10 Absolute Worst Parts About Having a Child
What’s the worst part of having a child, and why is it worrying?
Am I right, moms? I don’t think it ever stops, but we do what we do to love and protect them. After someone asked the parents of an online community what their worst parts of being a parent were, here is how they responded.
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I’m not alone! The worst part about having a child was worrying about them for the rest of your life. A user added, “A friend said that having kids is like having some important organ, like your heart, play in the street dodging traffic.”
Fathers experience just as much worry. One commented, “I was freaking out waiting for my kid to be born (planned C-section). The nurse asked me why I was nervous. I said I’m about to meet someone I will know for the rest of my life.” Awe.
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2. Days Drag, but the Years Fly
Another parent confesses the best advice they ever got was from an older hospital security guard, “The days are long, the years are short, cherish them while you can.”
To which one replied, “You don’t know it, but one day you pick your kid up for the last time.” This hit hard for some as they recapped the last time they could pick up their children.
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3. Being Sick
Caring for a sick child when you are ill and not wanting to do anything but lay around is very difficult. A mother shares, “That has been the most challenging part so far.”
Another explains, “I always manage to catch their bug just as they start getting better, so my kid is back at 100% and wanting to charge around and play, all the while I’m struggling even to think.”
Having to deal with a child’s total lack of self-preservation. They are creative and devise various ways to try and kill themselves. Keeping ahead of the game is exhausting.
“My kid ran into a playground pole and broke their nose,” a mom says. “Not only did I get a huge hospital bill, but I have also unlocked a new set of fears that I know exactly how capable they are of unceremoniously causing extreme bodily harm to themselves shockingly fast.”
5. How They Will be Treated
Constantly worrying about how others will treat your child is stressful. One parent writes, “I will never forget the first time I saw another child being mean to my daughter and having to keep it together and remind myself that it was a child.”
Another added, “I’ve never been more proud of my nephew than the day he stood up to a classmate and kicked him out of his birthday party for bullying my child.”
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6. It’s Like a Video Game
Kids seem to find ways to hurt themselves. One user asks, “You know those video games where you must escort a character to a destination without being attacked? That’s parenting.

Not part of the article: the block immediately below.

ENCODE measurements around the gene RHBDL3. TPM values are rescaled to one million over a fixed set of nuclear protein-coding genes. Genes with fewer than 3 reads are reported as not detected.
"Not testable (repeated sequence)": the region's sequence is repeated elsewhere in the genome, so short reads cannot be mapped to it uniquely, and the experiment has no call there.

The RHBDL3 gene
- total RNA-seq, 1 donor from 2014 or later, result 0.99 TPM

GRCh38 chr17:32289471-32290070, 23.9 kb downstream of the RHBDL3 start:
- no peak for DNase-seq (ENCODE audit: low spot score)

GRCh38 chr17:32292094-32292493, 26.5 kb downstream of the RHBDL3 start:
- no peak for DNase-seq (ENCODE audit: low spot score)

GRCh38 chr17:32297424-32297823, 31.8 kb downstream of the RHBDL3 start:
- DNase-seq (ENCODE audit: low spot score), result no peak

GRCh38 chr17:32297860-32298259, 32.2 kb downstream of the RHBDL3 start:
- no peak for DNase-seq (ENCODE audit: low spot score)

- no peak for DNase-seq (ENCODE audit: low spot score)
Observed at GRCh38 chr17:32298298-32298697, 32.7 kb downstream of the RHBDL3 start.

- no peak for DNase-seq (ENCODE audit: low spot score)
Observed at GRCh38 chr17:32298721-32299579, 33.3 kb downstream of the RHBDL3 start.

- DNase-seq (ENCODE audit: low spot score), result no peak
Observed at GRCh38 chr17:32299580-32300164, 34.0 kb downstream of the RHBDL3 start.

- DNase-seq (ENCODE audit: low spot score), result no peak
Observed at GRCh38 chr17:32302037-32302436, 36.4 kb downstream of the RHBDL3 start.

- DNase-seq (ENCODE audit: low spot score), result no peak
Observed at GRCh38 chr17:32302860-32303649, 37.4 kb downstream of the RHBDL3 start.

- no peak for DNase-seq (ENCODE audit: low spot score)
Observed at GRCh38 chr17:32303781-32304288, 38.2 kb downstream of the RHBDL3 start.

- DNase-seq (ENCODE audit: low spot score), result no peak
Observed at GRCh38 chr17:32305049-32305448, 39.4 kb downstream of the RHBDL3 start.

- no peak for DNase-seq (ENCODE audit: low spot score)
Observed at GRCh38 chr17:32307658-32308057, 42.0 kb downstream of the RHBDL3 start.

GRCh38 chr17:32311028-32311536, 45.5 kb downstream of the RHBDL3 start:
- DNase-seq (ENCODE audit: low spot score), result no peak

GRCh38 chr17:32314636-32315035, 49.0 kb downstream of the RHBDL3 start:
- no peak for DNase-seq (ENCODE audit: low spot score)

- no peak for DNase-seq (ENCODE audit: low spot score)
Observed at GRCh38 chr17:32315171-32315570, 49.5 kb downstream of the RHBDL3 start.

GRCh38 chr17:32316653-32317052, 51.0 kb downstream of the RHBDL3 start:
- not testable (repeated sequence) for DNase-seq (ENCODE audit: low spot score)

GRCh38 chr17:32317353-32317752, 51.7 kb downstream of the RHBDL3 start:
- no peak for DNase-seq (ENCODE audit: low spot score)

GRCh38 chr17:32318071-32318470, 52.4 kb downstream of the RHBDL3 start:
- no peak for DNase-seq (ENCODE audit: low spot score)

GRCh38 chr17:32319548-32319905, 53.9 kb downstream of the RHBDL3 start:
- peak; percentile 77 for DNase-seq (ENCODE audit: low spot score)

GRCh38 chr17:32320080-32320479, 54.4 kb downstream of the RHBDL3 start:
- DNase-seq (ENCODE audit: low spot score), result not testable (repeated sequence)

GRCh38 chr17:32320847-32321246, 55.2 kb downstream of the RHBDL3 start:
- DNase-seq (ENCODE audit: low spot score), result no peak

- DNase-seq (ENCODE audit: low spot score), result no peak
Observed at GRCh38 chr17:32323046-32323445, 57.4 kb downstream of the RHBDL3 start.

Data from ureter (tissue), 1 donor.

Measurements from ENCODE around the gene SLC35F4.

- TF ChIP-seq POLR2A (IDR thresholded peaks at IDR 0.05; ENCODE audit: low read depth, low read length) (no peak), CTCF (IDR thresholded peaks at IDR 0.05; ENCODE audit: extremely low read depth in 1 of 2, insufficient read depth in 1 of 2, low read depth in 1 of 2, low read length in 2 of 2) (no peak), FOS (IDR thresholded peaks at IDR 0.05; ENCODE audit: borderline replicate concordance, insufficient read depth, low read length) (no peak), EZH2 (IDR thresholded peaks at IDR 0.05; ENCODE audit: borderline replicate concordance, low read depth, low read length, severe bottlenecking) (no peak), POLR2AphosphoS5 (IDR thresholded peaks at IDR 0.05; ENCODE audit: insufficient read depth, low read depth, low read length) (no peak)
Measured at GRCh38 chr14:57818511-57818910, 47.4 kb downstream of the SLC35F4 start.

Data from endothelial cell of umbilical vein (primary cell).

They will try to climb tall things and jump off. They will pick up the sharpest thing they can find and stumble around with it and pull down heavy furniture. If it can hurt them in the 20 seconds, you aren’t watching; they’ll do it.”
7. Watching Them Copy Your Bad Habits
Kids watch you do everything, including your bad habits. One user stated, “they copy some of your habits, and you will soon realize how annoying those habits are.”
“Saw a quick video of a toddler groaning every time they bent over to pick up a toy. Wonder where they picked that up?” another user joked.
8. Worrying if You’re Good Enough
A perfect parent doesn’t exist. We lose our tempers, we make mistakes, and we’re human. But a parent that worries about this is a step ahead already.
One user advises, “I’ve observed that parents who do worry if they are doing things wrong are generally good parents. We’re all just muddling through. Admit your mistakes, apologize, correct when necessary, and try your best.”
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9. Second Job
Parenting is a 24/7 second job with no vacation or sick days without a second paycheck. One mom confirmed, “Oh, you’re sick? Too bad! You still have to parent while all you want to do is curl up in bed, and you can barely take care of yourself, but you still have to feed and pay attention to the little human.
Not to mention you can’t take medicine when you’re sick. A second commented, “cold meds will make you sleep, and you can’t wake up on them, and kids get into things if you don’t wake up.”
Planning things becomes much more complicated. You can’t just get on a plane. You have to prepare for a stroller, a car seat, and a rental car so you don’t have to haul your kid’s stuff on a bus. You only realize you’ll miss the little things once they’re gone.
You also can’t plan on easy nights out to eat. A final parent says, “You might be out at a restaurant, and your kid gets mad because of some irrelevant thing, so you just need to pay your bill and leave or eat in shifts so someone can be outside with a mad toddler.”
This thread inspired this post.
This article was originally published on STEM Education Guide.